At the side event at COP 27 last November, the International Civil Aviation Organization (ICAO) professed its Long Term Aspirational Goal (LTAG) for reducing the aviation sector’s contribution to climate change, reported Lexology.
“Achieving net-zero carbon emissions by 2050 will require substantial and sustained investment and financing over the coming decades. We must furthermore assure reliable and affordable support and capacity-building for the many developing countries and States with particular needs, who will be depending on it to help play their part,” said ICAO Council President Salvatore Sciacchitano. “An important part of my message to you here today is that the work to begin addressing these objectives for our sector has already started.”
LTAG for International Aviation
LTAG is a succession of the pledges advocated at the inaugural meeting of the International Aviation Climate Ambition Coalition launched at COP 26, which emphasises cooperative international actions to significantly decouple GHG emissions from flights.
LTAG aims to comply with the Paris Agreement’s goal of keeping global warming well below 1.5°C.
Part of this effort is to help the aviation sector hit the Net-Zero target by 2050 and foster mass adoption of sustainable aviation fuel (SAF), aligning with CORSIA—ICAO’s carbon offsetting and reduction scheme.
“ICAO is fully cognizant of its global responsibilities toward the sustainable future of the international aviation sector, and of the planet. We also remain deeply cognizant of the critical importance of international air connectivity to the civil societies and economies of Small Island Developing States, Landlocked Developing Countries, and Least Developed Countries,” remarked the Council President.
Sustainable Aviation Fuel
Extracted from sustainable feedstocks and waste products, SAF is a biofuel used to power aircraft.
It can be in blended or unblended form. SAF holds the potential to provide identical or sometimes better performance than conventional fossil-based aviation fuel but with a fraction of its carbon footprint, helping decarbonise the aviation industry.
Even though aviation is considered the bedrock of the world economy, it accounts for almost 3% of the total volume of carbon dioxide annually infiltrating the Earth’s atmosphere.
That said, cutting carbon emissions from aviation has now become dire.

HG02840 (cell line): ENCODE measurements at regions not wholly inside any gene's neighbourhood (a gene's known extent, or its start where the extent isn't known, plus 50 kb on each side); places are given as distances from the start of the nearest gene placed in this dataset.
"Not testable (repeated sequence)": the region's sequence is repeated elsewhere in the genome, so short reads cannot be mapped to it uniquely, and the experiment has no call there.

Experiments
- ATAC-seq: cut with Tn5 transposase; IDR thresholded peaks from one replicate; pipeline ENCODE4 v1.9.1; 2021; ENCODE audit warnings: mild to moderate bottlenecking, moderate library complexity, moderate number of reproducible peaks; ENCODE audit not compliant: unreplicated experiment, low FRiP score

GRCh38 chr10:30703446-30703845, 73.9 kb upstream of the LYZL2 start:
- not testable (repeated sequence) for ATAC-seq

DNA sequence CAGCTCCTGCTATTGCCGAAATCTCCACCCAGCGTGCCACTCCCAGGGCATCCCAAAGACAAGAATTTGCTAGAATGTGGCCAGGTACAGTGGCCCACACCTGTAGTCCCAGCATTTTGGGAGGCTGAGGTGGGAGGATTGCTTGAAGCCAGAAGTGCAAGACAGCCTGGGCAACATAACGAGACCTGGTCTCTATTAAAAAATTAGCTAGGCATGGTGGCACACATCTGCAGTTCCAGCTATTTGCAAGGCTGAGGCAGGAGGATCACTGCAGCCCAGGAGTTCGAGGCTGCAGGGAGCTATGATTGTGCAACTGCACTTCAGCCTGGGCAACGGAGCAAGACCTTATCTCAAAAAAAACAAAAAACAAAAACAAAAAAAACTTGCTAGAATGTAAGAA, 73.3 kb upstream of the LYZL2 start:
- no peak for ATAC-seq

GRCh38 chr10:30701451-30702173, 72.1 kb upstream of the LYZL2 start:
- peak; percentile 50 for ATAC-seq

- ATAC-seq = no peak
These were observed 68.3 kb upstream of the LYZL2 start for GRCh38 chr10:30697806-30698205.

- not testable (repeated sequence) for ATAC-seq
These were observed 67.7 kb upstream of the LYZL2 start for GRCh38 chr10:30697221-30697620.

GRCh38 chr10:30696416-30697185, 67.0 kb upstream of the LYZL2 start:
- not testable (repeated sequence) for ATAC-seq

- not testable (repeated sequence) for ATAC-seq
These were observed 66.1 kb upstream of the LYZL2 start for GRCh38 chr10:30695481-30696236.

Although hydrogen- and electric-powered aircraft hold great potential to cut GHG emissions, they are still a long way off from being commercially viable.
A bridge between hydrogen- or electric-powered aeroplanes and today’s petroleum-based aircraft, SAF’s lower carbon intensity makes it a realistic solution for decreasing aviation GHG.
SAF can cut GHS emissions by up to 80% over the fuel lifecycle and can be used to power the aircraft engine as a direct replacement (drop-in) for fossil-based aviation fuel.
Since 20211, SAF has been used to take more than 450,000 flights to the skies.
Early this month, Airbus powered both engines of its single-aisle aircraft—A321neo—with 100% SAF.
Currently, up to 50% SAF can be blended with petroleum-based jet fuel in commercial flights.
SAF Production: The Global Outlook
Despite being able to decarbonise aviation significantly, global SAF production is still minuscule. Roughly 26.4 million gallons of SAF are being produced annually, constituting only 0.1% of all jet fuel.
Soaring costs due to limited supply hinders the rapid uptake of SAFs in the aviation industry.
However, these low production numbers are prompting the world’s policymakers to develop plans for scaling up new production methods and facilitating the commercialisation of SAF.
The global SAF market is poised to rise to $6.26 billion by 2030—up from $72.1 million in 2020.
Again, with the increasing bio-content in jet fuels aggravating microbial contamination, checking its impacts has become dire.
That said, investing in high-end aviation fuel testing kits such as FUELSTAT® is a sensible business decision when it comes to periodic testing of SAF fuels. As a result, microbial growth can be tracked down at the earliest phases and before critical safety or operational disruptions incur heavy financial losses.
Industry Leaders Looking to Facilitate SAF Production
At COP 27, industry leaders underscored the need for a strong regulatory framework to enable the evolution to emissions-free flight while ensuring the safe deployment of SAF into the fuel supply system.
“As aviation continues to explore and adopt the incredible new technological innovations arising today in aeronautics and renewable energy propulsion, ICAO also recognizes how imperative it is to start putting in place the right policies, legal frameworks, and modernised infrastructure to enable this evolution to emissions-free flight,” said ICAO President.
As part of its effort to offer a framework and bespoke assistance to States in different phases of SAF production and deployment, ICAO launched the ICAO Assistance, Capacity-building and Training for Sustainable Aviation Fuels (ACT-SAF) program in June 2022.
However, at COP 27, industry leaders unanimously agreed that boosting the production of commercially usable SAF and replacing conventional fuel with it would need substantial funding.
Should that funding be raised and only 10% of conventional jet fuel get replaced by SAF, it will reduce 60 million tonnes of carbon emissions annually.
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